Did you know that you can refinance to get your "cash back" just one day after an all-cash home purchase?
With 29% of all home sales occurring as all-cash transactions, the cash-out, one-day-after-closing refinance is increasingly popular with today's home buyers. The program is known as "Delayed Financing" and it's available in all 50 states.
With current mortgage rates at a 15-month low, paying cash for home can get you a great deal on a property, plus cheap financing after your closing's complete.
Most Delayed Financing loans close in 30 days or fewer.
Fannie Mae's Delayed Financing mortgage program isn't new.
Initially introduced in mid-2011, Delayed Financing was meant to facilitate the sale of homes purchased at auction or on the courthouse steps, where buyers are typically given 24 hours or less to pay for a home -- either with cash or via a mortgage.
As most buyers know, you can't get a mortgage in one day or less. Underwriting and approving a mortgage takes time. There are verifications and preparation which cannot be completed in a day. Furthermore, some states, including Maryland, enforce a mandatory 3-day waiting period between final document preparation and closing.
The second big obstacle is that lenders require financed homes to be appraised, and free from defects. Homes sold at auction are often sold as-is, and appraisers typically need more than one day to complete a qualified review.
With Delayed Financing, buyers can sidestep both of these issues.
Program guidelines allow a buyer to pay cash for a home, then begin the refinance process the very next day in order to extract the cash used to pay for the home.
Prior to Delayed Financing, mortgage lenders required buyers to wait six months after a purchase before making a refinance loan application. Mortgage rates for a Delayed Financing mortgage are the same as for any cash out refinance loan.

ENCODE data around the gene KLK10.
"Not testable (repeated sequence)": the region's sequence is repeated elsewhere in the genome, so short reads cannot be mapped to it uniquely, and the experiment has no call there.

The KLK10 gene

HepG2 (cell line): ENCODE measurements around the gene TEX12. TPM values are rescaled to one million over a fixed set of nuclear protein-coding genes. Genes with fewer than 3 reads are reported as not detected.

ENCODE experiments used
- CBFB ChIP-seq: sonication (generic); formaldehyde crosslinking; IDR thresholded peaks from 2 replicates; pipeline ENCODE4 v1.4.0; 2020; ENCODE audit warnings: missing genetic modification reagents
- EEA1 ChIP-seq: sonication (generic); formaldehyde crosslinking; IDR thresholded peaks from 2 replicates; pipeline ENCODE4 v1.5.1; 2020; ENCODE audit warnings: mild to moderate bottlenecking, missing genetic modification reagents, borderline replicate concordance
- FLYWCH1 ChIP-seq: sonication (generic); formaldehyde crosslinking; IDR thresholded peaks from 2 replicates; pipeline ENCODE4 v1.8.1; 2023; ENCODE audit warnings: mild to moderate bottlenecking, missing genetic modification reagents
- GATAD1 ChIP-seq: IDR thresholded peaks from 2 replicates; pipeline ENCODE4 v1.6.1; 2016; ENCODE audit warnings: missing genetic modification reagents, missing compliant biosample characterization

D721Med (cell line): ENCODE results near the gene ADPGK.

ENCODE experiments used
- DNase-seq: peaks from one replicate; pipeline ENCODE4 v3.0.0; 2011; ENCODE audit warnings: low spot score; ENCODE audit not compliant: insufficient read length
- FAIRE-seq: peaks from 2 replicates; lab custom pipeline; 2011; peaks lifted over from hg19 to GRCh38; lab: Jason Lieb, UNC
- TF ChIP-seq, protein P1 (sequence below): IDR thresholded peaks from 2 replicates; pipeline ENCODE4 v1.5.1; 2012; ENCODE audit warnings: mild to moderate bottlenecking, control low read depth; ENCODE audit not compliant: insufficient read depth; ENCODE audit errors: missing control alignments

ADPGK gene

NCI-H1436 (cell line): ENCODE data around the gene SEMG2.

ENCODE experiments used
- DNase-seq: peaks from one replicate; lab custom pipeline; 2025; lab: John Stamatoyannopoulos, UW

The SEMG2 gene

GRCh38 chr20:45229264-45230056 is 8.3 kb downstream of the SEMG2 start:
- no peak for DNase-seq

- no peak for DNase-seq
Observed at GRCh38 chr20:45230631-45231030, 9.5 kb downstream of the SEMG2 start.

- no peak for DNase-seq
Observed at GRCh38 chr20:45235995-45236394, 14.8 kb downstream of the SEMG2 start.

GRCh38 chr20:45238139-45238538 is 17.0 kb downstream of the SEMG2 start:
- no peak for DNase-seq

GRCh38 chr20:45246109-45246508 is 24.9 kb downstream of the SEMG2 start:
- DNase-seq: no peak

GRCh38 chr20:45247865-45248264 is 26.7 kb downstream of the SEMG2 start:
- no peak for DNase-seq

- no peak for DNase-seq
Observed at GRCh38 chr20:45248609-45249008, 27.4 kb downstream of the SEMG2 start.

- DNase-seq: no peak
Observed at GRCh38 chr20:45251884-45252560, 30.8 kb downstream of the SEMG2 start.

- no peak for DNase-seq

If you've ever wanted a mortgage for property bought at auction, or decided that paying for a home wasn't the best use of your funds, Delayed Financing is for you.
The Fannie Mae Delayed Financing program was meant to help home buyers -- specifically real estate investors -- purchase more homes, more rapidly, and to help move the housing market forward.
Under the program guidelines, buyers who use documented cash to purchase a home can refinance that cash via a cash-out refinance almost immediately. The standard six-month waiting period to refinance a home is waived.
In order to use the Delayed Financing program, buyers must show the following :
Additionally, buyers are required to prove that the transaction is a legitimate one. Collusion, subversion and "tricks" are prohibited, as are non-arms length transactions.
Because non-arms length transactions are disallowed, buyers using Delayed Financing must prove that the home was purchased from an un-related seller which includes, but is not limited to, parents, siblings, children, a spouse, cousins, and grandparents.
Buyers using Delayed Financing are also prohibited from buying a home from persons with an interest in the transaction, which can include real estate agents, title agents, and appraisers.
You don't have to be a real estate investor to use Delayed Financing, either. The program is available to home buyers of all types -- investors, first-timers, auction block hunters, and repeat buyers.
Mortgage loans are available up to 70% of the home's purchase price, and can be used on a primary residence, a vacation home, or an investment property; and for residential homes of up to four units.
Furthermore, Delayed Financing is available to homeowners with more than four financed properties.
When you pay cash for a home at auction, Delayed Financing is the only way to refinance your cash-out one-day after closing. It's also the only refinance loan available to buyers paying cash to get a "great deal".
Get today's Delayed Financing loan mortgage rates. Rates are available online at no cost, with no social security number required to get started, and with no obligation to proceed.
The information contained on The Mortgage Reports website is for informational purposes only and is not an advertisement for products offered by Full Beaker. The views and opinions expressed herein are those of the author and do not reflect the policy or position of Full Beaker, its officers, parent, or affiliates.
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2016 Conforming, FHA, & VA Loan Limits
Mortgage loan limits for every U.S. county, as published by Fannie Mae & Freddie Mac, the Federal Housing Administration (FHA), and the Department of Veterans Affairs (VA)